JOHANNESBURG – The only thing surprising about the result in Mendoza on Saturday is that so many people were surprised by it.
Why should the Springboks have gone there and expected to win? Why did the majority of fans think the Boks would go there and win?
The Jaguares (the Pumas in another guise in another competition) have had the edge over South Africans in recent years in Argentina, so why not also the national team?
This year alone they beat the Lions, the Bulls, the Sharks and the Stormers at home ... so why should the Pumas not beat the Springboks?
In week one of the Rugby Championship, the Boks got by thanks to home comforts and the Pumas still possibly getting used to life under new coach Mario Ledesma.
It is worrying that South African teams – in Super Rugby and the Boks – are now finding it so hard to win away from home. They look almost a different team, unable to adapt to different fields and environments. And this does not bode well for the Boks.
The national rugby team are now ranked seventh in the world. Now, I have never been one to worry too much about ranking positions because they matter little if you win more often that you lose and you put up a good effort. But, really ... are the Boks only the seventh best team in the world?
How the mighty have fallen.
There was a time when South African rugby was considered the strongest and toughest in the world game, but not anymore.
The drop in the rankings position, the result from this last weekend and the fact new coach Rassie Erasmus is now three wins from six matches in his tenure as national boss made me think long and hard about our state of rugby. And, the only conclusion I can come to is that we – the fans, administrators and possibly even the media – are simply expecting too much.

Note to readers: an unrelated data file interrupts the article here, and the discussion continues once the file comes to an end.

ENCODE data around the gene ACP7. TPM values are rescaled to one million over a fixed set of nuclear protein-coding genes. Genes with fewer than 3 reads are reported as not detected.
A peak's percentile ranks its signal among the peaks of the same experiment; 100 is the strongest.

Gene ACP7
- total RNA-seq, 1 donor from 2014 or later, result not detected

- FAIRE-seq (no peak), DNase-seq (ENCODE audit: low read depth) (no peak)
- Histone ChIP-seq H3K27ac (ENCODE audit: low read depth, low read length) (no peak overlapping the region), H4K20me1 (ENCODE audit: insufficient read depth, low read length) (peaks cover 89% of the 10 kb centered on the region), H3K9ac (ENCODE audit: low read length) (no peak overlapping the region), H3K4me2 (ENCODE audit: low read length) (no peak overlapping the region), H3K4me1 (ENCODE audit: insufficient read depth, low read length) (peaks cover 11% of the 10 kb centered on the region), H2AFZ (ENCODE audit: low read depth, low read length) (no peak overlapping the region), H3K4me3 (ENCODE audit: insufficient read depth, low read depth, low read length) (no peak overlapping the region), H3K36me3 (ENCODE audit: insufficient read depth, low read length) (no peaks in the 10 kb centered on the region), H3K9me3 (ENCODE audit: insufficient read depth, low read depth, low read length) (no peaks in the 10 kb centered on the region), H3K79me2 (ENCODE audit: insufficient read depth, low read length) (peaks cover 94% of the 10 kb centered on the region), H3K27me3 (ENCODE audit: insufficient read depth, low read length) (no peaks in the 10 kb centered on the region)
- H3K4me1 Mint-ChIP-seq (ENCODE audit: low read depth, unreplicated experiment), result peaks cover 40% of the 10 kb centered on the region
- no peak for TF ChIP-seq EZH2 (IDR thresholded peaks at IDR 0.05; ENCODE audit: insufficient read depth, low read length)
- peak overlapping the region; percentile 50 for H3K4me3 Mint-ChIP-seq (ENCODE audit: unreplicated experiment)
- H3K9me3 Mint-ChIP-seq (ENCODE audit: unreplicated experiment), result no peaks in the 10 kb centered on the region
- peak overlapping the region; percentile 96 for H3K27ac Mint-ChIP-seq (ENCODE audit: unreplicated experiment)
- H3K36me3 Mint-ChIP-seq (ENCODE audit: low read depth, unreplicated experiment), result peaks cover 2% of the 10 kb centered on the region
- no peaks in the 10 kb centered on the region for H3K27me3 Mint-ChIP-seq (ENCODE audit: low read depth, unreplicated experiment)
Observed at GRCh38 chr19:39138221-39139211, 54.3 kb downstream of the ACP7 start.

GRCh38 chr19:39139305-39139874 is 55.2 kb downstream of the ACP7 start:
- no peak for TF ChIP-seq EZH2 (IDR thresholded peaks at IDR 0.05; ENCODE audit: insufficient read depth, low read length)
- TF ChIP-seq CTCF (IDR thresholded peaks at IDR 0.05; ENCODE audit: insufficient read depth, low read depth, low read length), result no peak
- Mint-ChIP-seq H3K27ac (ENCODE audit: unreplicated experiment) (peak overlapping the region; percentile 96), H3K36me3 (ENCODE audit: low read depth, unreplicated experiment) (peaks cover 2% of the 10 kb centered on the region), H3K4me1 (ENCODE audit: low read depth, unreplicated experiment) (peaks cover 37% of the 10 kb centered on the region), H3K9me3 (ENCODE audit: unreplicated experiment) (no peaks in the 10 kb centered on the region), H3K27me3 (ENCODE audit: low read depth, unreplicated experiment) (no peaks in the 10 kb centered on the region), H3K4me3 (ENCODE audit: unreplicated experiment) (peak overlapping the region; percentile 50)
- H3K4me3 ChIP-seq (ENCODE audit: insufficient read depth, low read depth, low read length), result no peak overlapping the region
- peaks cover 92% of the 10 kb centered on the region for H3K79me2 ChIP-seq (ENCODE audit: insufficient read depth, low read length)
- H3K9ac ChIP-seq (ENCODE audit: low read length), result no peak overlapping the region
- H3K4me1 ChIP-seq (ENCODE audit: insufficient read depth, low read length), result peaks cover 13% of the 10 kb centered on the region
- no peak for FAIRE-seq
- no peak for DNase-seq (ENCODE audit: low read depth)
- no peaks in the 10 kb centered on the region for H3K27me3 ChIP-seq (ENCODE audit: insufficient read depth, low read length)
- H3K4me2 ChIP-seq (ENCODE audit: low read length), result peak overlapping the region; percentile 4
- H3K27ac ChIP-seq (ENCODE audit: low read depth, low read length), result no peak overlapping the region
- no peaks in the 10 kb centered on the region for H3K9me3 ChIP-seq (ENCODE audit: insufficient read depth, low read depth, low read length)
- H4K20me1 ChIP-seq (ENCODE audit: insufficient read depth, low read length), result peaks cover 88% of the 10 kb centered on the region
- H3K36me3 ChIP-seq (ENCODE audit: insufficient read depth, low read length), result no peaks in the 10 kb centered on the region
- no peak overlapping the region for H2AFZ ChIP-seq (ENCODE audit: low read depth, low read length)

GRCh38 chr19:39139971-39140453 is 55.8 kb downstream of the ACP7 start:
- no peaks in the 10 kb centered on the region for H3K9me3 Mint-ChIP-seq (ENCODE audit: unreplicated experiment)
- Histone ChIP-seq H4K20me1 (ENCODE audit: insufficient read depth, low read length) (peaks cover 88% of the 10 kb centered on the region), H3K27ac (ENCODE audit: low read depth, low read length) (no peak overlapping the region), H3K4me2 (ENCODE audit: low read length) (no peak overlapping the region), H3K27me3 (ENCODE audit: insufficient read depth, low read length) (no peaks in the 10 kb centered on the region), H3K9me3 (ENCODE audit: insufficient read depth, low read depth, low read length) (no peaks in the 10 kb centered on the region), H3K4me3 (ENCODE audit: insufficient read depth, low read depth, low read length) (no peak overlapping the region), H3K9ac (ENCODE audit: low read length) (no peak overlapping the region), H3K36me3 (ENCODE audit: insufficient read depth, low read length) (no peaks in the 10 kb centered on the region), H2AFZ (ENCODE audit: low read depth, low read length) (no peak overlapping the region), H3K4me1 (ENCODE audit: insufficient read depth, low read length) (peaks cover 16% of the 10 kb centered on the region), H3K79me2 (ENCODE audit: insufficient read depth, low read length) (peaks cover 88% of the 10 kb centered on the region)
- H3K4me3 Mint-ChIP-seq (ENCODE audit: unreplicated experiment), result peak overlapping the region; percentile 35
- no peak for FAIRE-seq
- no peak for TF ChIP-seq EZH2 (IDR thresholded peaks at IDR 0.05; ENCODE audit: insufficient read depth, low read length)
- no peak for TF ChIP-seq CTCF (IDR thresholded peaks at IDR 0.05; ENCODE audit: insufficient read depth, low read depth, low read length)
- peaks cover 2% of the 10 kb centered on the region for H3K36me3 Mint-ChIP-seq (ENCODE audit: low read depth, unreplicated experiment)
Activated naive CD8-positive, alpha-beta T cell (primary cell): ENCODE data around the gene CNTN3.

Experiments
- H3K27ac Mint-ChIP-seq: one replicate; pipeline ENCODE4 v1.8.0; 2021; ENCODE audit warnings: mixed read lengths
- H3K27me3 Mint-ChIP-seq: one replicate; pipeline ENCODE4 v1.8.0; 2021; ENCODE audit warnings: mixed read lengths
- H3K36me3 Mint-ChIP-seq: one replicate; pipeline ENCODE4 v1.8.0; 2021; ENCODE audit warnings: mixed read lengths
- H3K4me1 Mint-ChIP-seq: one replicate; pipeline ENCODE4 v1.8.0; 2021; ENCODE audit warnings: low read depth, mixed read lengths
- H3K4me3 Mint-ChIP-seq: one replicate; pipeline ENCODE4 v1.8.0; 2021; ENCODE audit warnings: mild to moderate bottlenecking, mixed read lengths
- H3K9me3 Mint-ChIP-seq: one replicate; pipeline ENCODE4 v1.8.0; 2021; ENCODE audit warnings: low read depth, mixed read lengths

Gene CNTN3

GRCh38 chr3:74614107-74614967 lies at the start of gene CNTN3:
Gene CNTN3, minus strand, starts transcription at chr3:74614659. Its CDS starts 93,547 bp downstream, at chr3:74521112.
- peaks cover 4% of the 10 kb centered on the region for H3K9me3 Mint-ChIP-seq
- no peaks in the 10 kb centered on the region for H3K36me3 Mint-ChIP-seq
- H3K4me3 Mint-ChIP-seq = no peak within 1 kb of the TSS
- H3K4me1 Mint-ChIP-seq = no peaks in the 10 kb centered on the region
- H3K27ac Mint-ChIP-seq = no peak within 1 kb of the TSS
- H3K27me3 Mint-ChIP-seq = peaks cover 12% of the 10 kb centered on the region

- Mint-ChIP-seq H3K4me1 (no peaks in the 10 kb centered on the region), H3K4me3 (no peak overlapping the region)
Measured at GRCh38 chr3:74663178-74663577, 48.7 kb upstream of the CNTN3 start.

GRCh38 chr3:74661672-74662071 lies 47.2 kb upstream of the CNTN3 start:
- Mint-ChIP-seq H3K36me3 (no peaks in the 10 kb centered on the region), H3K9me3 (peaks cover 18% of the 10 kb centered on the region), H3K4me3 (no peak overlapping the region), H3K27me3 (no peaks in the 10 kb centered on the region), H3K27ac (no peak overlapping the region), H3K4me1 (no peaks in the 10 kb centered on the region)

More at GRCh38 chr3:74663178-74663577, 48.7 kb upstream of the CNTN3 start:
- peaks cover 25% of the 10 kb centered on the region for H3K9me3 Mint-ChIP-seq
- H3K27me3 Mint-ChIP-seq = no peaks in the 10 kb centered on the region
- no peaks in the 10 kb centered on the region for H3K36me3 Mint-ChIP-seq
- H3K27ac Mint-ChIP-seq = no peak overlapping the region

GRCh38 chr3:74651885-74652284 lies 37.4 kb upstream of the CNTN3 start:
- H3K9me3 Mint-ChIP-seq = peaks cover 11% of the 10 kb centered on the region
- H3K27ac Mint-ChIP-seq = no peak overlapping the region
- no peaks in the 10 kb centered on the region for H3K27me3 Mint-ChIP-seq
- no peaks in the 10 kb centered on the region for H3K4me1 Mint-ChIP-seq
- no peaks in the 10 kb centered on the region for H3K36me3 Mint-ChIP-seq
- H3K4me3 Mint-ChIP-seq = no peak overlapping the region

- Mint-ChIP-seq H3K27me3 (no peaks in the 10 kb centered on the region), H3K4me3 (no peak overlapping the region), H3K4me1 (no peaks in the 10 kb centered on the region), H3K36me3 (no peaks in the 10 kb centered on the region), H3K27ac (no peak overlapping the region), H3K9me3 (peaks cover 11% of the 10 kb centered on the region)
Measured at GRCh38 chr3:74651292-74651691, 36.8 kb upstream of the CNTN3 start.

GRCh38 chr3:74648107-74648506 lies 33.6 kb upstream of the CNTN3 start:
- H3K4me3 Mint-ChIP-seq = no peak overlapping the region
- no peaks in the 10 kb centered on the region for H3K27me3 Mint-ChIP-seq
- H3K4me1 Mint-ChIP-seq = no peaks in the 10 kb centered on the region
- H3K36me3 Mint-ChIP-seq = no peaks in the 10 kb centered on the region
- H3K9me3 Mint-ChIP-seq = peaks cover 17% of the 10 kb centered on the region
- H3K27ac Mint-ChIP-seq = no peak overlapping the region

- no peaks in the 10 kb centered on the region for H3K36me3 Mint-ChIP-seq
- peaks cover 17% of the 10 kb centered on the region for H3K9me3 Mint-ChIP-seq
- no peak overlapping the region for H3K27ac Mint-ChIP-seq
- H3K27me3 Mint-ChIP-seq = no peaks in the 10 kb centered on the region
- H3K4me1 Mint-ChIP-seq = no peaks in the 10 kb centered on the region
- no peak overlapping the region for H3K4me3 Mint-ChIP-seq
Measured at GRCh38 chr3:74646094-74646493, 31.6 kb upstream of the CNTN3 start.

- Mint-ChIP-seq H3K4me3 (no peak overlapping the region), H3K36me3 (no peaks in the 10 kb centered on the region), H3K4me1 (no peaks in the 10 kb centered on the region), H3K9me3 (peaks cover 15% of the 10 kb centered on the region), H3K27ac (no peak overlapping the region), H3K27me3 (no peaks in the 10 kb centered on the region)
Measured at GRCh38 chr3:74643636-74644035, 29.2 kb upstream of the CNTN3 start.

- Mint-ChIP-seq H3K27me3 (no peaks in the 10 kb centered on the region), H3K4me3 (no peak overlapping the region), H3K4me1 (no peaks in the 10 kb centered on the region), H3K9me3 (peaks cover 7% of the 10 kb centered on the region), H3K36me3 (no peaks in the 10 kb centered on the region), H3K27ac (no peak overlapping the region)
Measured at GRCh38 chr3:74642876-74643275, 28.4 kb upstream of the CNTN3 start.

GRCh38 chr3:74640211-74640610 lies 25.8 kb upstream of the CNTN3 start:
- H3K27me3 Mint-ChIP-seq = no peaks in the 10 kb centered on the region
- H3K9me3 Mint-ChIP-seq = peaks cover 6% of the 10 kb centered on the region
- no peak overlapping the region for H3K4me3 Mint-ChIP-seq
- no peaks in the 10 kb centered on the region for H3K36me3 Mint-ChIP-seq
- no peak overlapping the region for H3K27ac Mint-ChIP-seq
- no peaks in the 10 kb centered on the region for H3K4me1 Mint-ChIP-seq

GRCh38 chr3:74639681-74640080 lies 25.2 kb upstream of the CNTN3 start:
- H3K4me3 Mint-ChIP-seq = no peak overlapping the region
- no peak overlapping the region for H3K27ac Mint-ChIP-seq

It is time we accepted that Springbok rugby is not what it once was. We are no longer the trend-setters, the best in the game, the most physical, and the smartest. It is just the way it is.
There were some who were so optimistic after the June Tests – why, after the Boks had won two from four? – That they were hailing Erasmus’ short time in charge a “revival” and a “revolution”. Where? Why? How?
These are words and catch-phrases that should only be considered after a full season ... and right now it’s not looking like we’ll be talking about any “revival” this year. The so-called “easier” part of the Rugby Championship is done and dusted and the Boks are one from two. Australia and New Zealand lie ahead, and there’s little doubt those are tougher assignments.
Is it too soon to be writing off the Boks, and Erasmus? Of course it is. They have as good a chance as any one of a number of teams to win the World Cup next year, and in time be the world leaders. But it’s going to take time and will require patience – from everyone outside the team environment – and that’s something that a national coach never gets.
Erasmus – for all the good he has done, by selecting certain individuals, making Siya Kolisi captain, holding alignment sessions, and so on and so on - is all of a sudden feeling the heat, like all those who’ve gone before him. Because, at the end of the day, it doesn’t matter what the Bok boss says, or does, or who he picks and leaves out, only one thing matters: winning. In international sport it’s all that’s ever mattered.
And the Boks (and Super Rugby teams) need to start winning consistently, home and away, and not before then should we ever simply expect them to win regularly – no matter the opposition.@jacq_west